Proposers have until June 7 to apply for an award, ranging from $50,000 to $250,000, toward planning, engineering and construction costs. Applications from last year will roll over without further action. 

According to the Suffolk County Press Office, 10 to 15 projects are approved every year, each serving to “maintain the ecosystem services that our natural aquatic environment provides.” This perennial attention to water quality is essential considering the county is enveloped by the South Shore Estuary Reserve, the Peconic Estuary and the Long Island Sound and replete with rivers, streams, tributaries, lakes and ponds.

One notable 2022 grant recipient was the Town of Brookhaven Cedar Beach Habitat Restoration. With the help of WQPRP funding, invasive plants were removed from coastal dunes and forest areas and replaced with a native plant species. This undertaking set out to harmonize the ecosystem through reduced erosion and improved nutrient/pollutant removal. The blueprint also proposed underground wildlife tunnels to provide diamondback terrapin turtles with a safer passage to their nesting grounds than treacherous Harbor Beach Road in Mount Sinai.

The WQPRP Review Committee evaluates projects with a mix of multiple choice and written responses, and also takes into account whether the project is of present priority and/or involves construction or site improvement components.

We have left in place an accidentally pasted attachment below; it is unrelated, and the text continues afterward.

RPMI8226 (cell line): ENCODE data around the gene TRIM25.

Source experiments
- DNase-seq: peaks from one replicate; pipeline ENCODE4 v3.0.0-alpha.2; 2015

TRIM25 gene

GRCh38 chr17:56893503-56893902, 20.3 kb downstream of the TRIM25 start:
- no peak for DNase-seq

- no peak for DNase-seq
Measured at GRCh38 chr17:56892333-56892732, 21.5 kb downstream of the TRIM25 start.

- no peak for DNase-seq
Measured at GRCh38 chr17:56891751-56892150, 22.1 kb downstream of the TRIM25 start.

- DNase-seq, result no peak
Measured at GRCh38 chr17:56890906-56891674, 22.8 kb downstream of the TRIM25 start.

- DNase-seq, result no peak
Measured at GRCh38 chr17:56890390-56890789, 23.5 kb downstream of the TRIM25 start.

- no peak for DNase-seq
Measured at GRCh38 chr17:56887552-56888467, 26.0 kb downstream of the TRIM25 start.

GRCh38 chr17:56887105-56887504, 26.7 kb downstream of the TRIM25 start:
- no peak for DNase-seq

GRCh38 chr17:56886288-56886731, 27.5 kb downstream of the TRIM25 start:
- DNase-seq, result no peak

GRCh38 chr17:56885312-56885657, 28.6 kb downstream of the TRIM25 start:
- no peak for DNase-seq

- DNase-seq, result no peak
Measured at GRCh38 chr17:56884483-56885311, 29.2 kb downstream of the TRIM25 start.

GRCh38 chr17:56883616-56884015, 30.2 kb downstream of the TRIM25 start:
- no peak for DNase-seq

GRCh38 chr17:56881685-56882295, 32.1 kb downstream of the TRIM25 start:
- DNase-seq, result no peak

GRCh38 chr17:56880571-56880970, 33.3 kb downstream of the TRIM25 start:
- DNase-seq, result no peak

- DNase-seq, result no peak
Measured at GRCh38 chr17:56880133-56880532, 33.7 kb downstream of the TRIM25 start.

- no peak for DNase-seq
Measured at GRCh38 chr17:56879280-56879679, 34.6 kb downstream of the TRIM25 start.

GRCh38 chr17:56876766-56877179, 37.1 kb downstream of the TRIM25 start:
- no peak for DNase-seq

Online attendance at the Proposers Conference at 11 a.m. on April 16 will garner candidates points toward the scoring of their application. The standout projects will be recommended to the county Legislature for approval.

Although there is a wide range of eligible applicants, the priority project types for this year include wastewater treatment improvements, green stormwater infrastructure implementation, nature/nature-based infrastructure for coastal resilience, fertilizer use mitigation and habitat restoration, reclamation and connectivity. 

Projects must have a thorough work plan and budget, as well as proof of the funds that Suffolk County would be matching. The project also must be ready to commence within a year of assuming the grant and completed within three years of the agreement between the applicant and the county.

“This program is an effective tool in our ongoing work to clean and protect Suffolk County waters,” Romaine said. “It is unique in the way it brings towns, villages and the not-for-profit environmental community together with the county to work on projects that make an impact locally and regionally.”

The Suffolk County Press Office adds that everyone’s small contribution toward protecting and restoring our local fresh and saltwater systems is “crucial for preserving and benefiting the environmental, economic, aesthetic and recreational advantages afforded to our community by our unique aquatic environment.”

Information on policies, eligibility and classifying water bodies and their quality can be found by searching “WQPRP” at www.suffolkcountyny.gov, along with an application.